29 September 2019

‘I repent better in the waning
season when … all creatures
look keenly about them’

The symbolic foods that are part of Rosh Hashanah traditions include pomegranates and apples … Rosh Hashanah begins tonight (Photograph: Patrick Comerford, 2019)

Patrick Comerford

In this season of the Jewish High Holy Days, I have begun a series of blog postings on the synagogues of Dublin.

The Jewish High Holy Days this year begin this evening. Rosh Hashanah begins at sundown this evening [29 September] and ends at sundown on Tuesday [1 October 2019]. For some Jews who observe only one day, it ends at sundown tomorrow [30 September].

Rosh Hashanah (רֹאשׁ הַשָּׁנָה), literally the ‘head of the year,’ is the Jewish New Year and a time of inner renewal and divine atonement. The Biblical name is Yom Teruah (יוֹם תְּרוּעָה), which literally translates as the ‘day of shouting or blasting.’

The customs associated with Rosh Hashanah include attending the High Holy Day services in synagogues, when the shofar, a cleaned-out ram’s horn, is sounded, and reciting a special liturgy about teshuva, akin to repentance. Many people go to a repentance or Tashlich service where they throw breadcrumbs or pebbles into running water as a symbol of casting away their sins.

On the second night of Rosh Hashanah, it is customary to eat a new fruit, a symbol of newness. The symbolic foods that have become traditional include pomegranates and apples dipped in honey, hoping to evoke a sweet new year.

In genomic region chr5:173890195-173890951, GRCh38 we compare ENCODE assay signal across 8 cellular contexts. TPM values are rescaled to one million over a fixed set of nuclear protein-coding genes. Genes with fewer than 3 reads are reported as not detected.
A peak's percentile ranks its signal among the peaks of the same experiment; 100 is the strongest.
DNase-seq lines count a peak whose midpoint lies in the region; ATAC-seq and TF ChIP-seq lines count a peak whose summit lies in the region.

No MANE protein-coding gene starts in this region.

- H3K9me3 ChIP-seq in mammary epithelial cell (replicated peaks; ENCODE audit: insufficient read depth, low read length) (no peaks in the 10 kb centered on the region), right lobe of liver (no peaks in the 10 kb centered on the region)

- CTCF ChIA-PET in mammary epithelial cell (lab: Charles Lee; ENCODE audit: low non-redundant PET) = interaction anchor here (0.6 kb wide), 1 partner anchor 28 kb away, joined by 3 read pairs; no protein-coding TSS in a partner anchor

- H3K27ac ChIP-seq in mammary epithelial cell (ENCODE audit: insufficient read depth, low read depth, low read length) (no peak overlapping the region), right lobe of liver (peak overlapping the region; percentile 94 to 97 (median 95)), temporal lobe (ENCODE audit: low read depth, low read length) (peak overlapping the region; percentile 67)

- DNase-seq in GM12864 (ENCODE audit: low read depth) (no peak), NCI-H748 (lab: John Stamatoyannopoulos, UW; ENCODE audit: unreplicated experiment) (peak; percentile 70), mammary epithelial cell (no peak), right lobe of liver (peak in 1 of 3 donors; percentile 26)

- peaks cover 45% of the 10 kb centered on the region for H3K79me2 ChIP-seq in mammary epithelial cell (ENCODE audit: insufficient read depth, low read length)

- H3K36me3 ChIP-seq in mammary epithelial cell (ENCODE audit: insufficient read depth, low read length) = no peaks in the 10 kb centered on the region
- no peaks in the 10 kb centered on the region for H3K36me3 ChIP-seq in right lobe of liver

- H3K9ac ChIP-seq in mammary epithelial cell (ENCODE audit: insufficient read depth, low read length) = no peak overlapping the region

This day is also seen as a traditional anniversary of the creation of the first man and woman, Adam and Eve.

A traditional greeting during this holiday is Shanah Tovah, which translates from Hebrew to English as ‘Good New Year.’

On Rosh Hashanah, religious poems, called piyyutim, are added to the regular synagogue services. A special prayer book, the mahzor, is used on Rosh Hashanah and Yom Kippur, and a number of additions are made to the regular service, when the Shofar is blown at several intervals.

The late year, by Marge Piercy

I like Rosh Hashanah late,
when the leaves are half burnt
umber and scarlet, when sunset
marks the horizon with slow fire
and the black silhouettes
of migrating birds perch
on the wires davening.

I like Rosh Hashanah late
when all living are counting
their days toward death
or sleep or the putting by
of what will sustain them—
when the cold whose tendrils
translucent as a jellyfish

and with a hidden sting
just brush our faces
at twilight. The threat
of frost, a premonition
a warning, a whisper
whose words we cannot
yet decipher but will.

I repent better in the waning
season when the blood
runs swiftly and all creatures
look keenly about them
for quickening danger.
Then I study the rockface
of my life, its granite pitted

and pocked and pickaxed
eroded, discoloured by sun
and wind and rain—
my rock emerging
from the veil of greenery
to be mapped, to be
examined, to be judged.

‘Rosh Hashanah Table’ … a ceramic glazed tile (20x30x1.5 cm) by Joel Itman, featured for Rosh Hashanah and September 2019 in a Jewish Art Calendar published in Italy (Photograph: Patrick Comerford, 2019)

Marge Piercy, ‘The Late Year’ from The Crooked Inheritance. Copyright © 2006 by Marge Piercy.

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